NASA's DART mission may cause first ever man-made meteor shower

NASA's DART mission may cause first ever man-made meteor shower

The impact of NASA's Double Asteroid Redirection Test (DART) mission-- which aims to nudge the orbit of its target for planetary defense purposes-- may produce the first meteor shower from human activities in space, according to research published in The Planetary Science Journal. Observing the shower could allow scientists to study the composition of near-Earth objects.

The DART mission is a planetary defense-driven test of technologies made to prevent an impact by a dangerous asteroid heading to the Earth. DART will be the first demonstration of the kinetic impactor technique to alter the motion of an asteroid in space. 

The target for the DART demonstration will be the binary, near-Earth asteroid named 65803 Didymos-- a loose description of the larger main body and the smaller orbiting moon, Dimorphos.

Didymos primary body is approximately 780 m (2 559 feet) in diameter and its secondary body (or 'moonlet') about 160 m (524 feet), which is more typical of the size of asteroids that could pose the most likely significant threat to Earth. The two are separated by 1.18 km (0.73 miles). The primary body rotates once every 2.26 hours while the tidally locked moonlet revolves about the primary once every 11.9 hours.

14 sequential Arecibo radar images of Didymos and its moonlet, taken on  November 23, 24 and 26, 2003. NASA’s planetary radar capabilities enable scientists to resolve shape, concavities, and possible large boulders on the surfaces of these small worlds. Photometric lightcurve data indicated that Didymos is a binary system, and radar imagery distinctly shows the secondary body.

According to NASA, the spacecraft will achieve the kinetic impact deflection by crashing itself into the moonlet at a speed of about 6.6 km/s (4.1 mps), with the help of an onboard camera called DRACO and sophisticated autonomous navigation software.

NASA further explained, "The collision will change the speed of the moonlet in its orbit around the main body by a fraction of one percent, but this will change the orbital period of the moonlet by several minutes - enough to be observed and measured using telescopes on Earth."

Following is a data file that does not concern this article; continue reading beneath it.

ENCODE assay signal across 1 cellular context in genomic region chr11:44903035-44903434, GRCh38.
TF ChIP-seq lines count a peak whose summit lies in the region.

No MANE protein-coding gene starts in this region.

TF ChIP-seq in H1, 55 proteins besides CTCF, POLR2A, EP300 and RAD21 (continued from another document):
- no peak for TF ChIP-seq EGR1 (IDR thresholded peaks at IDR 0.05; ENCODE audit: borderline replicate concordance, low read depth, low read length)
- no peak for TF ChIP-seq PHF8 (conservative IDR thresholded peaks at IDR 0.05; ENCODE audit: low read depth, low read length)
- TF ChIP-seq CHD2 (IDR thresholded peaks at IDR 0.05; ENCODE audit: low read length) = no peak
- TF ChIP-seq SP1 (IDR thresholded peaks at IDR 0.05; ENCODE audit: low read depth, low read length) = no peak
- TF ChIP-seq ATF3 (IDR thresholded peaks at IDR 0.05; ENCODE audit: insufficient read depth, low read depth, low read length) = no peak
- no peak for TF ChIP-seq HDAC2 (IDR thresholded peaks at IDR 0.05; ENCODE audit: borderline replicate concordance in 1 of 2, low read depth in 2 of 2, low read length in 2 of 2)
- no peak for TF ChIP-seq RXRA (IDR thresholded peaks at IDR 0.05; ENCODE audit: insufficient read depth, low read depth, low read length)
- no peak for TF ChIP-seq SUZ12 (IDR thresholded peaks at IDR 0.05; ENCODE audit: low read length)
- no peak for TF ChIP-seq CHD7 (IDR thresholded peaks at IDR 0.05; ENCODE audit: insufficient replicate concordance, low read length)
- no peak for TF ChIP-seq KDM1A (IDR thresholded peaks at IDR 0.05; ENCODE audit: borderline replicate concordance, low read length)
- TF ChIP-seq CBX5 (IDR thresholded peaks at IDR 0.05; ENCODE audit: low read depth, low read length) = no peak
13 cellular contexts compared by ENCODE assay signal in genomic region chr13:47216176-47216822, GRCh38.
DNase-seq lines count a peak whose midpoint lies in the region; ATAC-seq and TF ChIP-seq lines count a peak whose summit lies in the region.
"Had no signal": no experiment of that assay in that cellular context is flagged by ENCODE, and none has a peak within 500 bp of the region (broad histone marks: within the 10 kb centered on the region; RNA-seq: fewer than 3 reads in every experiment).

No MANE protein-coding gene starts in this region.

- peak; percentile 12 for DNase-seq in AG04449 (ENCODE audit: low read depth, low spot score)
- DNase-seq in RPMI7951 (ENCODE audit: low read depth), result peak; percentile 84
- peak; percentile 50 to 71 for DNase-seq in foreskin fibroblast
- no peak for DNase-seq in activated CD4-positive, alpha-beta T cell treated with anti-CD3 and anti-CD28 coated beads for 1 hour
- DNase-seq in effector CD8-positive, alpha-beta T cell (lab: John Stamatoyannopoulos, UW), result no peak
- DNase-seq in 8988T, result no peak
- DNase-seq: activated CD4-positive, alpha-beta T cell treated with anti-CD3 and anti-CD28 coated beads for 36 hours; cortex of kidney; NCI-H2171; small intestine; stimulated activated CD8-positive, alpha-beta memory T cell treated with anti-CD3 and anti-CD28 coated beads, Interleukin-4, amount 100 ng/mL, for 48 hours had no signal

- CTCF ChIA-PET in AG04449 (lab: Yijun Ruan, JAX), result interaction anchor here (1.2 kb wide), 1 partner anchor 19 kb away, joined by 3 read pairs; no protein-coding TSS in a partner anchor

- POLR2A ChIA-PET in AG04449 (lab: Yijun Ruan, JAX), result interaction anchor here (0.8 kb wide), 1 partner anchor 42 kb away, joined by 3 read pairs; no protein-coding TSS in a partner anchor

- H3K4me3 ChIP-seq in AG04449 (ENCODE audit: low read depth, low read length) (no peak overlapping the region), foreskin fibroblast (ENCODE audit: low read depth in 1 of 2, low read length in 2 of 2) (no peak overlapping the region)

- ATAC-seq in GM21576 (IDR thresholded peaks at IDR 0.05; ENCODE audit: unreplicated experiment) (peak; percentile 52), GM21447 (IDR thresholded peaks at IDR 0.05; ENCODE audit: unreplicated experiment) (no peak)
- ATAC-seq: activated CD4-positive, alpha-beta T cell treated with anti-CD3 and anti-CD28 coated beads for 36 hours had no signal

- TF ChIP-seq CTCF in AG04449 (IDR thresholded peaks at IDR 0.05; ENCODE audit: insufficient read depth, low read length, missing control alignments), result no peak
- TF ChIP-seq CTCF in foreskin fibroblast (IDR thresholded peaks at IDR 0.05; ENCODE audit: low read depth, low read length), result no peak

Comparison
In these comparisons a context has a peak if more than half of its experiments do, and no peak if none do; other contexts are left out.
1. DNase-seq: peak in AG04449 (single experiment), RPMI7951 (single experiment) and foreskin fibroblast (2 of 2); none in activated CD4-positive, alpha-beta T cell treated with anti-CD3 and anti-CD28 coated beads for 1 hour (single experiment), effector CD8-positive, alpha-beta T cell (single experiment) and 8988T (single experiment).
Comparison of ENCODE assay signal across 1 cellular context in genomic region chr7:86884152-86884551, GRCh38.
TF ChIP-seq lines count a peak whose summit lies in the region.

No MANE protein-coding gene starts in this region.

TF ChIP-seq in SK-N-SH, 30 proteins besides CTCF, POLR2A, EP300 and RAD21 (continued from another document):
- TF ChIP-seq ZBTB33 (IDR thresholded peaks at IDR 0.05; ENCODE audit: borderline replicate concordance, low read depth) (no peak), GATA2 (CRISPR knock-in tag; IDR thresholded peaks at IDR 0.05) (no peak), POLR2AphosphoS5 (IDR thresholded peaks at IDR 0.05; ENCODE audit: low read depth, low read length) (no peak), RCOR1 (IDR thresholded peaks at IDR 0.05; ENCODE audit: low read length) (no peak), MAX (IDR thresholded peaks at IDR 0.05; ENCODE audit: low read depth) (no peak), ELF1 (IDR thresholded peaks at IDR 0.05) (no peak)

"Once launched, DART will deploy Roll-Out Solar Arrays (ROSA) to provide the solar power needed for DART’s electric propulsion system. The DART spacecraft will demonstrate the NASA Evolutionary Xenon Thruster – Commercial (NEXT-C) solar electric propulsion system as part of its in-space propulsion."

The DART spacecraft launch window will begin in late July 2021. After over a year of the cruise, it will intercept Didymos' moonlet in late September 2022, within 11 million km (6.8 million mi) from Earth.

Tom Statler, the mission's program scientist, said astronomers will be able to compare observations from Earth telescopes before and after DART's impact, to identify how much the orbital period of Dimorphos changed. 

"That’s the key measurement that will tell us how the asteroid responded to our deflection effort."


Illustration of NASA’s DART spacecraft and the Italian Space Agency’s (ASI) LICIACube prior to impact at the Didymos binary system. Image credit: NASA/Johns Hopkins APL/Steve Gribben

According to the paper, the impact on that asteroid could result in the first artificial meteor shower, which will produce a minuscule amount of peril for orbiting satellites if the space rocks reach our planet.

Although the risk is small, the author said anticipating the effects could set a template for future space missions, to lessen their impacts on Earth and the commons of space through which it travels.

"There’s a fair amount of material that will be ejected," said author Paul Wiegert, an astronomy professor at the University of Western Ontario. 

Most of the wreckage should be ejected at less than around 3 220 km/h (2 000 mph) and will follow the orbit of the asteroid, with no possibilities of reaching Earth for thousands of years.

If some of the debris reaches more than about 20 900 km/h (13 000 mph), which will depend on the structure of the asteroid and the angle, it could make the relatively short jump to Earth in as little as 15 to 30 days. 

Wiegert added that the amount of material that could reach Earth may be about a few grams, resulting in up to 10 meteors visible in the night sky over a few days.

Aaron Boley, a planetary astronomer at the University of British Columbia, noted that this could be the first time a man-made activity on an asteroid ejects debris that reaches the planet.

"Space is big, but what we do in space can affect us."

With this, Boley suggested that changes to the DART mission could prevent debris from reaching the Earth in that 15 to 30-day timeframe.

Meanwhile, Wiegert's calculations indicate that if the impact occurs outside of a window one week before or after the asteroid's nearest approach with Earth, no material will reach the planet's path this fast.